I'm reading Ray Kurzweil's book, The Singularity Is Near, and finding it somewhat persuasive. However every once in a while something just looks wrong, and that upsets the persuasivity.

In Chapter 1, he shows various “significant” events in history, like the invention of writing, the development of fire, the Cambrian explosion, etc. He uses the timing of these events to show that change is accelerating:


Image courtesy of Wikipedia.

The thing that occurred to me when looking at the choice of events is that it's a natural tendency to view the world logarithmically. For example, if you ask most Americans about places in the world, they will be able to name the places very close to where they live, the towns nearby, the state, the large cities in the USA, a few very large cities around the world, a few large or important countries around the world, and then places like “Africa” and “Asia”. If you plot the places on a logarithmic chart, you'll get something close to a straight line. If people name astronomical objects, it will be the ones close to us (like planets), the Sun, some nearby stars, and maybe some galaxies. But it won't be some planet in some other galaxy. If people name biological variants, it'll first be the ones close to us (various races of humans), then types of mammals and maybe reptiles, then “fish”, then “bacteria”. It won't start with various species of bacteria or fish. This is because things that are physically or conceptually farther away are resolved in the brain at a lower “resolution”. The closer something is to you, the finer granularity you use to distinguish it from other things.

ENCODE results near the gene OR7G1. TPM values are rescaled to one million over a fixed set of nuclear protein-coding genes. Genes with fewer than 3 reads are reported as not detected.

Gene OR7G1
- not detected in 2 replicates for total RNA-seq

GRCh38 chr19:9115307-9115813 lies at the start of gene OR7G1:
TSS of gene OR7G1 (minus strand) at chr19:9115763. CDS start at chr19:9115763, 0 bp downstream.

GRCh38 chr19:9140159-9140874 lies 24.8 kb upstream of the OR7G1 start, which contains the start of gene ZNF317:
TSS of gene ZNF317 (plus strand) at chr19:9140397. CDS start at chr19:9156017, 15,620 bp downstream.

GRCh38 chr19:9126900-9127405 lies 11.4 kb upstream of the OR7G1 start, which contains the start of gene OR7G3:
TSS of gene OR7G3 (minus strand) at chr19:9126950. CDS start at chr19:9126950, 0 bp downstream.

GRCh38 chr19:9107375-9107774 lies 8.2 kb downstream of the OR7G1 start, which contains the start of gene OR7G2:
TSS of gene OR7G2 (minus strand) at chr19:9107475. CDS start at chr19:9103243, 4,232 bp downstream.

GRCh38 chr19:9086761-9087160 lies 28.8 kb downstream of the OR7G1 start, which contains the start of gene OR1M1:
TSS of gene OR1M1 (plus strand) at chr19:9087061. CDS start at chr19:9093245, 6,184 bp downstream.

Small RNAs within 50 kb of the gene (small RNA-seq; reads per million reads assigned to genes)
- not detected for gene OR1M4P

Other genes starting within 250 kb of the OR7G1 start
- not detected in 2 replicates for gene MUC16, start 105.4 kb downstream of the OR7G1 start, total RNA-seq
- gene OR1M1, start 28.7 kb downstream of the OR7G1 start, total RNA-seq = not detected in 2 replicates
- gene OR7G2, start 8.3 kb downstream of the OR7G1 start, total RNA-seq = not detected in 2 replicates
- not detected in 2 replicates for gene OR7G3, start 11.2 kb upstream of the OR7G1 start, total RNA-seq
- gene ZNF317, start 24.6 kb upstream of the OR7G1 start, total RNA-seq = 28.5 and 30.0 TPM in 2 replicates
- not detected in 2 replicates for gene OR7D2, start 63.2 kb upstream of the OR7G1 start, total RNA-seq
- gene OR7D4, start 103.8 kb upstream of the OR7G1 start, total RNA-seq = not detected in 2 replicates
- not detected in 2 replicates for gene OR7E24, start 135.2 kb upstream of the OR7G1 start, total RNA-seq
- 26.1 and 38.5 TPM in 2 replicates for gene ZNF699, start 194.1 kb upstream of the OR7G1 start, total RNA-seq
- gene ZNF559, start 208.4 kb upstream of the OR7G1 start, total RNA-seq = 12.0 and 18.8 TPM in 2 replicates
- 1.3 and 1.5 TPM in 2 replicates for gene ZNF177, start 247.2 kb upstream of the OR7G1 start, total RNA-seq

The same is true for time. For example, Kurzweil's choice of events includes the Cambrian explosion at a very coarse granularity. It doesn't include development of limbs, eyes, skeletal system, muscles, or other events that would've been considered significant if the list was developed back then. Those changes are all grouped together. Similarly, if the list had been developed around the time multicellular life developed, it would have included significant achievements like the development of cell walls, a nucleus, ribosomes, etc.

Things that are farther away are resolved in the brain at a lower “resolution”. The brain's use of variable resolution means that changes from the past are grouped together into larger units, and that makes it look like change was occurring more slowly in the past. I do believe that change is accelerating, but it's not accelerating as quickly as Kurzweil believes.

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11 comments:

John wrote at Sunday, September 25, 2005 at 4:13:00 PM PDT

I was thinking exactly the same thing, Amit. If you ask someone what happened 500 million years ago, maybe they'll say "Mollusks developed eyes". If you ask them what happened yesterday, "Google announced free wifi!"

I think Kurzweil is selecting his data points to fit his theory.

Brandon wrote at Sunday, October 2, 2005 at 11:33:00 PM PDT

I actually saw Kurzweil's talk (where he used this slide), and I was pretty dubious about it too. Kurzweil's answer to this kind of objection is that if you consider multiple different sources' opinion of 'significant', they all list events in near these time periods.

I don't buy that either (largely for the reasons you give), but here's a better graph to consider:

What does a graph of all processing power on the planet look like, over time? What about a graph of total storage? An interesting take on these graphs would be to consider total processing power including that inherent in all the cells on the earth, vs. processing power of just humans, and the same for storage.

I would be willing to bet that both of these graphs are increasing exponentially, and that's what Kurzweil should be pointing to as evidence of radical change. If the computational power available to all humans is set outpace that of the biosphere (or even just the human brain) at some point in the future, that represents some sort of turning point, though I'm not sure want.

Interestingly, there's a study that estimates how much data we produced in 2002, as a species:

http://www.sims.berkeley.edu/research/projects/how-much-info-2003/execsum.htm#summary

Answer: 5 exabytes.

chaitanya wrote at Monday, October 3, 2005 at 8:11:00 PM PDT

Hi, first time here. Was looking around to see what people had to say about the book